Daviess County

Gregory Dean/123 Stock Photo

The Homeless Council of the Ohio Valley is making it easier for those who need emergency shelter during the winter months to get to the right place. 

via www.kcjea.org

Daviess County Fiscal Court has unanimously passed a resolution that supports separating the County Employees Retirement System - or CERS - from the Kentucky Retirement System.

MAPIO.NET via WKYU

An Owensboro man is leading an effort to move a Confederate statue off the Daviess County Courthouse lawn.

GREATER OWENSBORO ECONOMIC DEVELOPMENT CORPORATION

A California-based customer service company locating an office in Owensboro has already hired nearly one-quarter of the 840 employees it plans to have in Daviess County.

Sergey Kuzmin/123rf Stock Photo

State police have issued a warning about counterfeit bills being circulated in western Kentucky.

David Osborne, via WKYU

Twenty-eight years ago, as a Daviess County sheriff’s deputy, David Osbourne went to the home of Darrell Perry to serve an eviction notice.  Perry had never been on the radar of local police, so Osbourne thought serving him with papers would be routine business.

Carrie Neumayer for KyCIR, via Louisville Public Media

A prominent western Kentucky businessman will stand trial this year in a shocking rape case. The defendant has connections in high places and the accuser has none. R.G. Dunlop and Kate Howard with The Kentucky Center for Investigative Reporting found that the actions of one public official are testing the credibility of the criminal justice system.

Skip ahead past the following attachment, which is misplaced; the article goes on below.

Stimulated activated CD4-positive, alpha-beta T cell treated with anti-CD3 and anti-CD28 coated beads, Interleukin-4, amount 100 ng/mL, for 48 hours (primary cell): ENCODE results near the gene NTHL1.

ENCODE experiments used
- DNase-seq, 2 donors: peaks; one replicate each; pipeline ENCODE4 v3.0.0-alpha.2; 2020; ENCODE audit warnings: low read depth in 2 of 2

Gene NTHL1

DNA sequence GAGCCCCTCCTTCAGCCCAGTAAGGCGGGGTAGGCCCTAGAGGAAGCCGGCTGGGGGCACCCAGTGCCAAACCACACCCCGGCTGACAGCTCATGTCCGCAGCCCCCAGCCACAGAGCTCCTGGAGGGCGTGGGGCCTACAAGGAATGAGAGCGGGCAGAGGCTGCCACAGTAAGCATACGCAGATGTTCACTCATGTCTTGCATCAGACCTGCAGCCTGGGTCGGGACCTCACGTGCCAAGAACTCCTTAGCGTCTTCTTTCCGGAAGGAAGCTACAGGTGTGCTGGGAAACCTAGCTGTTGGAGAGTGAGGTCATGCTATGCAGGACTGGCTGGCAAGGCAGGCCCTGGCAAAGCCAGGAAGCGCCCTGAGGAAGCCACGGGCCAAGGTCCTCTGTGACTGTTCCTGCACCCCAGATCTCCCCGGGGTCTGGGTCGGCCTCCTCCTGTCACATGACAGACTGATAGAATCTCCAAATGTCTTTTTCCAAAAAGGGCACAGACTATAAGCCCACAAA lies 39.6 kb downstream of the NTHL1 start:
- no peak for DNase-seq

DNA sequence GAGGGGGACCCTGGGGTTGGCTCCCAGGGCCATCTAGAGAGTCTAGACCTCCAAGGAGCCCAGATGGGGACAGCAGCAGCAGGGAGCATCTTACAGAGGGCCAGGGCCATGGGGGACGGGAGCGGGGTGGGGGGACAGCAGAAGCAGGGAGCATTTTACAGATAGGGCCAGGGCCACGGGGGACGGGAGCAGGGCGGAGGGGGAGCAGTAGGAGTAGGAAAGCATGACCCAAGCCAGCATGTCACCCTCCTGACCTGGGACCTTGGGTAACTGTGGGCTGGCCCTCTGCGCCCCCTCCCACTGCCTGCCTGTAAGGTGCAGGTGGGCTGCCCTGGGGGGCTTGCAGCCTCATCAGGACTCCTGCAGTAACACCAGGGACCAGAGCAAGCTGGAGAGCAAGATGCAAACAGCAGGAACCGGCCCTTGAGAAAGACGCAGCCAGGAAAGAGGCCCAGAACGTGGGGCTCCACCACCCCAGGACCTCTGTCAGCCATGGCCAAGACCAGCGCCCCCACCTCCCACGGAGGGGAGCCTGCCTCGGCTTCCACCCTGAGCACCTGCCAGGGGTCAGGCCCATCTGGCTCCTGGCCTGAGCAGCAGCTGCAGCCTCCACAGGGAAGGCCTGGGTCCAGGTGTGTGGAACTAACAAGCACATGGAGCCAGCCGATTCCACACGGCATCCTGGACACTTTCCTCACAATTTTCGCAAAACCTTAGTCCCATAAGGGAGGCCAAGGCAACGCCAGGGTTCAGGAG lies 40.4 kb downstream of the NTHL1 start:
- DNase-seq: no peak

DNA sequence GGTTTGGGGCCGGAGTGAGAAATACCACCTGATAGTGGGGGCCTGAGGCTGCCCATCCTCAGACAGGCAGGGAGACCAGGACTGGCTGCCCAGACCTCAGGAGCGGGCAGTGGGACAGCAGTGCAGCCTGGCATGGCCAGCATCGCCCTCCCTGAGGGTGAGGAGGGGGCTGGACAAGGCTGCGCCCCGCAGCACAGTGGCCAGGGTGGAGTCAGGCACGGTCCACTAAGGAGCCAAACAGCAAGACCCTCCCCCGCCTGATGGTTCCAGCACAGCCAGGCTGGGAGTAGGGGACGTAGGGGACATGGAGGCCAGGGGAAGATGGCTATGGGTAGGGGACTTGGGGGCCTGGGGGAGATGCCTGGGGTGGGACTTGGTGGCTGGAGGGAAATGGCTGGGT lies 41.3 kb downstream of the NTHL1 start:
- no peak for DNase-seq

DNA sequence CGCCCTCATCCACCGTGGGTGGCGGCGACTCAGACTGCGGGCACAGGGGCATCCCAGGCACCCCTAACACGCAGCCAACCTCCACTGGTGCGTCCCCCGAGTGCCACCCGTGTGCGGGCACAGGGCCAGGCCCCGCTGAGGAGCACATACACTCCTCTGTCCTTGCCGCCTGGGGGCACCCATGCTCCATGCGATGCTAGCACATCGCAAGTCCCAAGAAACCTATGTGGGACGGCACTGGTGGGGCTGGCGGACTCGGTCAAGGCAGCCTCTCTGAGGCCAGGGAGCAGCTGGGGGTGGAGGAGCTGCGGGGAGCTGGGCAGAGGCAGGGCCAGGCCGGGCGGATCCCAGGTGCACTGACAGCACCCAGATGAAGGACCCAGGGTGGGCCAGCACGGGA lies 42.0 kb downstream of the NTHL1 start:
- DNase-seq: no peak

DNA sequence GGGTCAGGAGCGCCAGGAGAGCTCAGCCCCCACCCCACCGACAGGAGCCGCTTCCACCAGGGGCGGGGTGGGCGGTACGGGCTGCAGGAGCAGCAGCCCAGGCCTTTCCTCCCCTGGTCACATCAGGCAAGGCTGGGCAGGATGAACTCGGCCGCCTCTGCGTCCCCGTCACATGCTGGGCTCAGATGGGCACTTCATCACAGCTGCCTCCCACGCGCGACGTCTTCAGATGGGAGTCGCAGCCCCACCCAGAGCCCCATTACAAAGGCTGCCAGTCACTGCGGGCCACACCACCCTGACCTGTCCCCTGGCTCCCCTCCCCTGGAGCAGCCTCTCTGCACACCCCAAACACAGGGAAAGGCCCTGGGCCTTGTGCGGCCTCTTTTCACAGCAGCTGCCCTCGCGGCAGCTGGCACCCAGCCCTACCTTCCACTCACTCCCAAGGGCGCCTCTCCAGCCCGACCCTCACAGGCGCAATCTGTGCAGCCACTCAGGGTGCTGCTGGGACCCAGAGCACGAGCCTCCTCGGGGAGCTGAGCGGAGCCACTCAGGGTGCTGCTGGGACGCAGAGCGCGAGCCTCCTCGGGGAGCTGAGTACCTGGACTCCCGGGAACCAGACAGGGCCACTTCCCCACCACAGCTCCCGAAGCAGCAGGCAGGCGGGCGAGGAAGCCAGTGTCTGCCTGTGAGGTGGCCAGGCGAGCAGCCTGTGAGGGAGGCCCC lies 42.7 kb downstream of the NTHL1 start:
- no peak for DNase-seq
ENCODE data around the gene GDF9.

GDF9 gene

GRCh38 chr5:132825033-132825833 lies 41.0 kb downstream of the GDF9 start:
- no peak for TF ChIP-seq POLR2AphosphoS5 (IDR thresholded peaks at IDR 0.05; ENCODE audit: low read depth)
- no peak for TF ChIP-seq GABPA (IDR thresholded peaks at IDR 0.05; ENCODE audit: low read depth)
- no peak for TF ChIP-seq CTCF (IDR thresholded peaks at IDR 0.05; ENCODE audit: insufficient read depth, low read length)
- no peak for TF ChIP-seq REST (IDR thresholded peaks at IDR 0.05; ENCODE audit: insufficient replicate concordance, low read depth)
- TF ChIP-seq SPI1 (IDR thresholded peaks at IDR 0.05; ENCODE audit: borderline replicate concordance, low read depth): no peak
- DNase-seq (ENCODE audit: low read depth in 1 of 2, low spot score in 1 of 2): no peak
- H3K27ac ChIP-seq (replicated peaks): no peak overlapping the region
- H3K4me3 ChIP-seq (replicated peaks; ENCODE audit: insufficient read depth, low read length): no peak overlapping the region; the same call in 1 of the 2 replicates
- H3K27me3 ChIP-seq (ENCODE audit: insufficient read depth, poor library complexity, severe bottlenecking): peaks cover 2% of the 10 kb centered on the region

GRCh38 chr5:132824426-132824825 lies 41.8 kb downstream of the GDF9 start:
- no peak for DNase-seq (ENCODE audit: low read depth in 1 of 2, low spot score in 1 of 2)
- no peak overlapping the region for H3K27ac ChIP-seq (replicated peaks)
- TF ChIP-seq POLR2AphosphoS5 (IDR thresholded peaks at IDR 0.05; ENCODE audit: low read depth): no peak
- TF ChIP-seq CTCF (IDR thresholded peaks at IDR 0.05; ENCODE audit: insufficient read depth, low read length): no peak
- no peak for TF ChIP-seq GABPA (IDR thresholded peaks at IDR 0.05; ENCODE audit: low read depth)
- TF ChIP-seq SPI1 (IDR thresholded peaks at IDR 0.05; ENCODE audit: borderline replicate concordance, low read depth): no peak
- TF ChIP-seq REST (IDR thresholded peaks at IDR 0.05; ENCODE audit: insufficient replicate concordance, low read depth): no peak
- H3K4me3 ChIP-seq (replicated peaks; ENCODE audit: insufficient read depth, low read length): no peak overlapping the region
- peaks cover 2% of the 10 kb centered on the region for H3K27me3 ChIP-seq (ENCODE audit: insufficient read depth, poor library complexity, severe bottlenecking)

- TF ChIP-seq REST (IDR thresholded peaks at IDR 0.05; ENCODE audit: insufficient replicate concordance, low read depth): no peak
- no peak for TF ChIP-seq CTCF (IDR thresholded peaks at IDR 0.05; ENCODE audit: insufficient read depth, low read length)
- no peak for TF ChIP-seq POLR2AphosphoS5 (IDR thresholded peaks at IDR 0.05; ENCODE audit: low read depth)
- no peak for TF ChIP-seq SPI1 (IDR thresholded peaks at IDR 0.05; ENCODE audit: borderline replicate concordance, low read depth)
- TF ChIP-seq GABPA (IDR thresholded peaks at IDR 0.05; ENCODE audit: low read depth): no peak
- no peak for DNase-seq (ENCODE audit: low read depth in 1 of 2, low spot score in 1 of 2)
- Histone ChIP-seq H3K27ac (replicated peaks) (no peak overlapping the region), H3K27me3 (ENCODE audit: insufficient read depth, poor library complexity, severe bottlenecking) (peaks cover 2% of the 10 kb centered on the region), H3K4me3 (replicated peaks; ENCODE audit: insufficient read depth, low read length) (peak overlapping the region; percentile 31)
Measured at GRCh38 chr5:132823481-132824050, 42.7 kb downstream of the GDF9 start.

Nicole Erwin | Ohio Valley ReSource

Common legislation known as “Right to Farm” bills date to the 1970s, as expanding development encroached on traditional farming areas. But as Nicole Erwin of Ohio Valley ReSource reports, some Daviess County, Kentucky residents say that well-meaning law has been used to shield an industrial scale hog operation.

WKYU

A Daviess Circuit Court judge is recusing himself from presiding over the case of a well-known Owensboro businessman.  Judge Joe Castlen has announced that he will step down from hearing Billy Joe Miles’ case.

Miles is charged with sexually assaulting a woman at his home over the summer.  He pleaded not guilty this week to charges of rape, sodomy, and bribing a witness. 

A synagogue in Owensboro, Kentucky is preparing to hold services for the High Holy Days that begin at sundown on Oct. 2. 

The synagogue was built in 1877 by 13 founding families. There are currently seven member families, as well as a few non-members who participate.

The effort to keep the synagogue functioning is led by two Jewish members who open the doors for a Friday evening study session. Through those open doors have come several non-Jews drawn to the Jewish teachings.

“Come let us welcome the Sabbath. May its radiance illumine our hearts as we kindle these tapers,” said synagogue President Sandy Bugay, as she recently lit the candles that mark that start of the Jewish Sabbath that begins at sundown Friday and ends at sundown Saturday.

Bugay led the Hebrew blessing for the half-dozen people gathered around a table in a meeting room at the synagogue:

Pages